He drew on his large block with a very sure hand and never corrected the lines which he had made so hastily: with a few strokes he had finished a portrait.
I shall never forget the first portrait sitting I did for him. Gradually my timidity and bashfulness disappeared. I can still see him standing before me now with his short sleeves and his tousled hair as he attempted to capture my features on the canvas. From time to time he would reach out for a bottle and I soon noticed the effect that the alcohol had on him: he became so involved in his work that he forgot that I existed, having eyes only for his work. In fact, he was so engrossed and preoccupied with himself that he started speaking Italian to me! He painted with such passion and fervour that the picture fell from the easel on to his head when he bent forward to try to view it from close up. This startled me. He was sorry to have frightened me and so smiled at me gently and began singing Italian songs to make me forget the incident.
Modigliani became transformed, as it were, before his model: he strained feverishly to fathom his sitter's character so that he could then reproduce it on canvas. As a sitter you had the impression that your soul was being dissected, and you had the strange feeling that you were unable to hide your innermost feelings.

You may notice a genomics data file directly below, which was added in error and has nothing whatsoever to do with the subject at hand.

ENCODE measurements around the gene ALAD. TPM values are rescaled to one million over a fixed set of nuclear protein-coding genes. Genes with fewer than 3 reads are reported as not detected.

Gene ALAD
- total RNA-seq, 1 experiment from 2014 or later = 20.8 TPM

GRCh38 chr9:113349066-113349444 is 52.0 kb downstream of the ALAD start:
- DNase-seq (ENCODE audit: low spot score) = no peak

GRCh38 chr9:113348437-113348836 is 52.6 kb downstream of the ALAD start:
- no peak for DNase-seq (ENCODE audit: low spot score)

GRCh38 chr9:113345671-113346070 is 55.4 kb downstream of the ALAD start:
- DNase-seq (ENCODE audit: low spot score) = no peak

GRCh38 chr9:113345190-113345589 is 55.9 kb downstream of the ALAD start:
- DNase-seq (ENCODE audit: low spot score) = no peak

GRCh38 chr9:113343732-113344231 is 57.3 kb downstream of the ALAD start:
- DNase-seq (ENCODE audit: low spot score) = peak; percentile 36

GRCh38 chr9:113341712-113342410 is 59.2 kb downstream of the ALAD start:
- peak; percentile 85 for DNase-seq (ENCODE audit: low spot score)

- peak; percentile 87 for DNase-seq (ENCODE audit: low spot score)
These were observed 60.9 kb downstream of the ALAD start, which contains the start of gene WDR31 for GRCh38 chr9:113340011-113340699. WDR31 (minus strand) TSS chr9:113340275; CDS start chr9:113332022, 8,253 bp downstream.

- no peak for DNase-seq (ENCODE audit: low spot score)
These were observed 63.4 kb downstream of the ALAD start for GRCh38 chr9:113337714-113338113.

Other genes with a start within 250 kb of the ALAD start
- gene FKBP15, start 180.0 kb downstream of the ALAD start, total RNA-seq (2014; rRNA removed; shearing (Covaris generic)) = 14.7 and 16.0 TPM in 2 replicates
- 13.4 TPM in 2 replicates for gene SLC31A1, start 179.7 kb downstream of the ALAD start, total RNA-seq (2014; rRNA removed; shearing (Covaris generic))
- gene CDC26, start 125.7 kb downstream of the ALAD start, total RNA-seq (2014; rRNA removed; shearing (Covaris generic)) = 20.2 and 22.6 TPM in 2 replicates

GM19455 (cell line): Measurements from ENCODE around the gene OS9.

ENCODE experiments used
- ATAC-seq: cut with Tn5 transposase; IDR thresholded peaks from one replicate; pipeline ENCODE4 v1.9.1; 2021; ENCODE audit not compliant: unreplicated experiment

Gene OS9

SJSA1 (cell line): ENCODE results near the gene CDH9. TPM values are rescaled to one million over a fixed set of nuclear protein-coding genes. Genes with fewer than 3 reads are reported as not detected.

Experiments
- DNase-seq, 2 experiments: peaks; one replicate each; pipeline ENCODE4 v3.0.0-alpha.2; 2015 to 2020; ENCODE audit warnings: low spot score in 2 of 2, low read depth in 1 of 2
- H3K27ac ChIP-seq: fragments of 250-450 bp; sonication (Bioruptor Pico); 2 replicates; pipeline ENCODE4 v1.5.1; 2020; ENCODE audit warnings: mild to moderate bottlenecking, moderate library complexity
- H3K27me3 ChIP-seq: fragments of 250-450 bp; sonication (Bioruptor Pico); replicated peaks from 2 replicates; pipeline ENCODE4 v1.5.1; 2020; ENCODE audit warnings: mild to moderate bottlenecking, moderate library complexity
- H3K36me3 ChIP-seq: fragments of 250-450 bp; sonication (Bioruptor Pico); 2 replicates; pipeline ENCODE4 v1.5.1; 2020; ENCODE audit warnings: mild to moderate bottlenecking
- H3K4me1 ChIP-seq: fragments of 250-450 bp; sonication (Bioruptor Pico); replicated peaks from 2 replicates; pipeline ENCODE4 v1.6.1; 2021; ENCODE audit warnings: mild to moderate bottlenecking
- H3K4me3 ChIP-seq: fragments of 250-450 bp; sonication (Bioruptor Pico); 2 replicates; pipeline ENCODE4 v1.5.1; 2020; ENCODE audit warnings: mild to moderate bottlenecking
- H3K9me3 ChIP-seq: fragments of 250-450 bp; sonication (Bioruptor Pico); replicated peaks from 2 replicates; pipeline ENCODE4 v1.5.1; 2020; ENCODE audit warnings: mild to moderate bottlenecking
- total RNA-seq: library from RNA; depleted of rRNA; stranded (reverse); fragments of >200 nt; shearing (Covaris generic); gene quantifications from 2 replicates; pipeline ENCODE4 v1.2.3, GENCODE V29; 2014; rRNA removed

As I was preparing the meal he asked me to raise my head a little, and by the light of the candle he did a very nice drawing of me under which he wrote the following dedication: 'La Vita ~ un Dono: dei pochi ai molti: di Coloro cbe Sanno e cbe banno a Coloro che non Sanno e cbe non banno!' (Life is a Gift: from the few to the many; from Those who Know and have to Those who do not Know and have not.)
From: Ambrogio Ceroni, Amedeo Modigliani, peintre, p.27ff,43ff